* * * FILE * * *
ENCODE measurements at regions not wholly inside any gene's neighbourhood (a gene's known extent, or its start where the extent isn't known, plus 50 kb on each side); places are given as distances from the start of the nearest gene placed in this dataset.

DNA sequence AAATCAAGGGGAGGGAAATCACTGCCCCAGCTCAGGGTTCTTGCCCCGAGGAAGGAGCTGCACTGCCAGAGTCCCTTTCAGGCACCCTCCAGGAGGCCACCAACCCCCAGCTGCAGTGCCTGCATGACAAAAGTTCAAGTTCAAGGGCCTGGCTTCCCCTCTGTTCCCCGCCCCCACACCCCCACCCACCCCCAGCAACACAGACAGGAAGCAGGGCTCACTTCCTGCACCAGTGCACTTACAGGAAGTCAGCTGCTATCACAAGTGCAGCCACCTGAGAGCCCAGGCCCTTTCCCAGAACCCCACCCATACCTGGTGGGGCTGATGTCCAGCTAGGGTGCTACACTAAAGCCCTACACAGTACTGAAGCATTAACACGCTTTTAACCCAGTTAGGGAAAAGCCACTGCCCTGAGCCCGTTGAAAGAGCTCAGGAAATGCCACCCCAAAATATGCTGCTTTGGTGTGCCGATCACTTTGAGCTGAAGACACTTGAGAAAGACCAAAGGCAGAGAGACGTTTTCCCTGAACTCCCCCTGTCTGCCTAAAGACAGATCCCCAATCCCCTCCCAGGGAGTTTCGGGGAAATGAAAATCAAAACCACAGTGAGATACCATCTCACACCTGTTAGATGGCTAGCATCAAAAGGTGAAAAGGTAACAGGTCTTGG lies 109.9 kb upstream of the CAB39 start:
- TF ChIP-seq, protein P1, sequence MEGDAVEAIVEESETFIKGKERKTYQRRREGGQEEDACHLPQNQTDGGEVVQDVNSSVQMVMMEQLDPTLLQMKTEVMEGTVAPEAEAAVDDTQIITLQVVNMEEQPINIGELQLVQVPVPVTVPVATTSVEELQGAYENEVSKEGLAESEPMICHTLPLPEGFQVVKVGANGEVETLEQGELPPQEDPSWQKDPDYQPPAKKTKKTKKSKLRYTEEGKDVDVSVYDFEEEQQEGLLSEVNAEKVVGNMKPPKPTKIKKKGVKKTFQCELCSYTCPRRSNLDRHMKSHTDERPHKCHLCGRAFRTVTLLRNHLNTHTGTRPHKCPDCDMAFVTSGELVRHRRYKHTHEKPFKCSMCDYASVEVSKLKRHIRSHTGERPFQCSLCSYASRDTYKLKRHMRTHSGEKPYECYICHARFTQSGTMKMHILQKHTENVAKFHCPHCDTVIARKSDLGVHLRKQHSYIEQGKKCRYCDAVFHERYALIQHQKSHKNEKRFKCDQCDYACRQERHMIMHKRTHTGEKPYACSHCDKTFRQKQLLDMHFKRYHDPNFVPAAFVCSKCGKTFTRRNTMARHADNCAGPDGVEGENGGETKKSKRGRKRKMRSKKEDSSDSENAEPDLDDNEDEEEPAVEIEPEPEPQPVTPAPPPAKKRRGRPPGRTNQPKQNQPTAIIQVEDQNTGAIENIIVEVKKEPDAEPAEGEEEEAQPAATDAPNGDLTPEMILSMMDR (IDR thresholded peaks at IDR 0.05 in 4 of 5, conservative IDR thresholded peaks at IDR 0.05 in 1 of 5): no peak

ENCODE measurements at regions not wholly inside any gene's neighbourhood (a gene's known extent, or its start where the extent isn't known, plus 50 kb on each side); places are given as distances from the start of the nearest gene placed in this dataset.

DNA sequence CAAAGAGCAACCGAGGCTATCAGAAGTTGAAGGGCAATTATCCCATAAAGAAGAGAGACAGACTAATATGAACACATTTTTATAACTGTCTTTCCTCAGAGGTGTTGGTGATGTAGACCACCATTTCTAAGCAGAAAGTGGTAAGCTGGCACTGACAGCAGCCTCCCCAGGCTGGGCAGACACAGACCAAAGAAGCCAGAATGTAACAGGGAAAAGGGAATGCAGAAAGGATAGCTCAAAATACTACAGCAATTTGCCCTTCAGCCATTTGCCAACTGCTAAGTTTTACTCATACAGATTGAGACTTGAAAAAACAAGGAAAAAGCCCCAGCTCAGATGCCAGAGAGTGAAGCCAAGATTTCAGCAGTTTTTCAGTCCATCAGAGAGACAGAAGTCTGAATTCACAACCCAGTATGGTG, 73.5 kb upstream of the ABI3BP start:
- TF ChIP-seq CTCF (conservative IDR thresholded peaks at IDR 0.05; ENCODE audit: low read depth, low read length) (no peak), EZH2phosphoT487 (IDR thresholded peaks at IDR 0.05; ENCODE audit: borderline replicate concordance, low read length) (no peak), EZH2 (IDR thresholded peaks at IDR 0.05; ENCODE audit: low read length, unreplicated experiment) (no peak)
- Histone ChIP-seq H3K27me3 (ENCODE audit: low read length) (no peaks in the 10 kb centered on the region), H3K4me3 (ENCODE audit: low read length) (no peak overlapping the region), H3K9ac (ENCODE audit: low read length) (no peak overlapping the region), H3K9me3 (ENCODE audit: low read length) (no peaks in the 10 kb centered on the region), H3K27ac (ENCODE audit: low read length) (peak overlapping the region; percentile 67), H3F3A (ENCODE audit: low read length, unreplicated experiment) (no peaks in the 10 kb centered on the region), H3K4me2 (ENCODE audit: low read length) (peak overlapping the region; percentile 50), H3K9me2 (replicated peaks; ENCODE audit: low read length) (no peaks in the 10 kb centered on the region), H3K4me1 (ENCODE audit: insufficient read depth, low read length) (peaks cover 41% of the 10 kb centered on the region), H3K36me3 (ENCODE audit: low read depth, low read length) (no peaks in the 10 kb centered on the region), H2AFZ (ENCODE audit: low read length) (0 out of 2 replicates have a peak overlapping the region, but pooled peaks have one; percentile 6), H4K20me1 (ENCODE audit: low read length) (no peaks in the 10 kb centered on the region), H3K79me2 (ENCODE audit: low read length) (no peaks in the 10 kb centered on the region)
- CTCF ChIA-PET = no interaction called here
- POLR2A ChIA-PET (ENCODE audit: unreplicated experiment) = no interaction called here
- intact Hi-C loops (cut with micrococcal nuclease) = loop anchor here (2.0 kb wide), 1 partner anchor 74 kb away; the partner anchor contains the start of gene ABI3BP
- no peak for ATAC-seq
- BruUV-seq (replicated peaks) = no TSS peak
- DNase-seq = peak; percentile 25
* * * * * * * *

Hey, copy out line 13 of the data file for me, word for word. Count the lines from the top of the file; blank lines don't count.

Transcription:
- DNase-seq = peak; percentile 25